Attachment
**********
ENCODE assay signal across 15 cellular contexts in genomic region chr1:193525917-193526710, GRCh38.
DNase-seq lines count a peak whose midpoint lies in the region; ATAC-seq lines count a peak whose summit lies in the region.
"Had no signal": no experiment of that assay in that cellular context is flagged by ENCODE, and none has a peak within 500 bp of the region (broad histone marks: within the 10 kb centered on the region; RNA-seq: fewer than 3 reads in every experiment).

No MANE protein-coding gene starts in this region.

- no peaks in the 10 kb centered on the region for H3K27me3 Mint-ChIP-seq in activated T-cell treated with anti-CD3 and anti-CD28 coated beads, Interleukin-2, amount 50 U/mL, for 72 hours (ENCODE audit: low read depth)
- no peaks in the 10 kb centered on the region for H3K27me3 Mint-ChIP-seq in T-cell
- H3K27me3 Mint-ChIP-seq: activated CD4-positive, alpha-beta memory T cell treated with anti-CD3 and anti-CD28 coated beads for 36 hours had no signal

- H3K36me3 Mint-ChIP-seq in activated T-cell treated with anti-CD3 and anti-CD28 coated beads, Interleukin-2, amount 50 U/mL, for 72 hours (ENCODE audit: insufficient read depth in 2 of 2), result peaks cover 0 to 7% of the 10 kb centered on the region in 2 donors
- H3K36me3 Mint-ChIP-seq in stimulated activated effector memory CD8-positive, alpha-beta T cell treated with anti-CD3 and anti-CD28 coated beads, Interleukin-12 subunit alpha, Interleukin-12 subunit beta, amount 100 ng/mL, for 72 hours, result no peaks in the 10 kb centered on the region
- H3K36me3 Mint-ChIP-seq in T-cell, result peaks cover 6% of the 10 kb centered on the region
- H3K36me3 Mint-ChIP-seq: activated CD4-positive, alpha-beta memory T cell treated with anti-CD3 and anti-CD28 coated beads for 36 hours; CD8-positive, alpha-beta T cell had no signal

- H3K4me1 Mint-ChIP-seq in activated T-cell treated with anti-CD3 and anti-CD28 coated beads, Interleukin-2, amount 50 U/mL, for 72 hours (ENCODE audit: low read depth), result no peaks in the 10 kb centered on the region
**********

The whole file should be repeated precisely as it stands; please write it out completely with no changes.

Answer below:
ENCODE assay signal across 15 cellular contexts in genomic region chr1:193525917-193526710, GRCh38.
DNase-seq lines count a peak whose midpoint lies in the region; ATAC-seq lines count a peak whose summit lies in the region.
"Had no signal": no experiment of that assay in that cellular context is flagged by ENCODE, and none has a peak within 500 bp of the region (broad histone marks: within the 10 kb centered on the region; RNA-seq: fewer than 3 reads in every experiment).

No MANE protein-coding gene starts in this region.

- no peaks in the 10 kb centered on the region for H3K27me3 Mint-ChIP-seq in activated T-cell treated with anti-CD3 and anti-CD28 coated beads, Interleukin-2, amount 50 U/mL, for 72 hours (ENCODE audit: low read depth)
- no peaks in the 10 kb centered on the region for H3K27me3 Mint-ChIP-seq in T-cell
- H3K27me3 Mint-ChIP-seq: activated CD4-positive, alpha-beta memory T cell treated with anti-CD3 and anti-CD28 coated beads for 36 hours had no signal

- H3K36me3 Mint-ChIP-seq in activated T-cell treated with anti-CD3 and anti-CD28 coated beads, Interleukin-2, amount 50 U/mL, for 72 hours (ENCODE audit: insufficient read depth in 2 of 2), result peaks cover 0 to 7% of the 10 kb centered on the region in 2 donors
- H3K36me3 Mint-ChIP-seq in stimulated activated effector memory CD8-positive, alpha-beta T cell treated with anti-CD3 and anti-CD28 coated beads, Interleukin-12 subunit alpha, Interleukin-12 subunit beta, amount 100 ng/mL, for 72 hours, result no peaks in the 10 kb centered on the region
- H3K36me3 Mint-ChIP-seq in T-cell, result peaks cover 6% of the 10 kb centered on the region
- H3K36me3 Mint-ChIP-seq: activated CD4-positive, alpha-beta memory T cell treated with anti-CD3 and anti-CD28 coated beads for 36 hours; CD8-positive, alpha-beta T cell had no signal

- H3K4me1 Mint-ChIP-seq in activated T-cell treated with anti-CD3 and anti-CD28 coated beads, Interleukin-2, amount 50 U/mL, for 72 hours (ENCODE audit: low read depth), result no peaks in the 10 kb centered on the region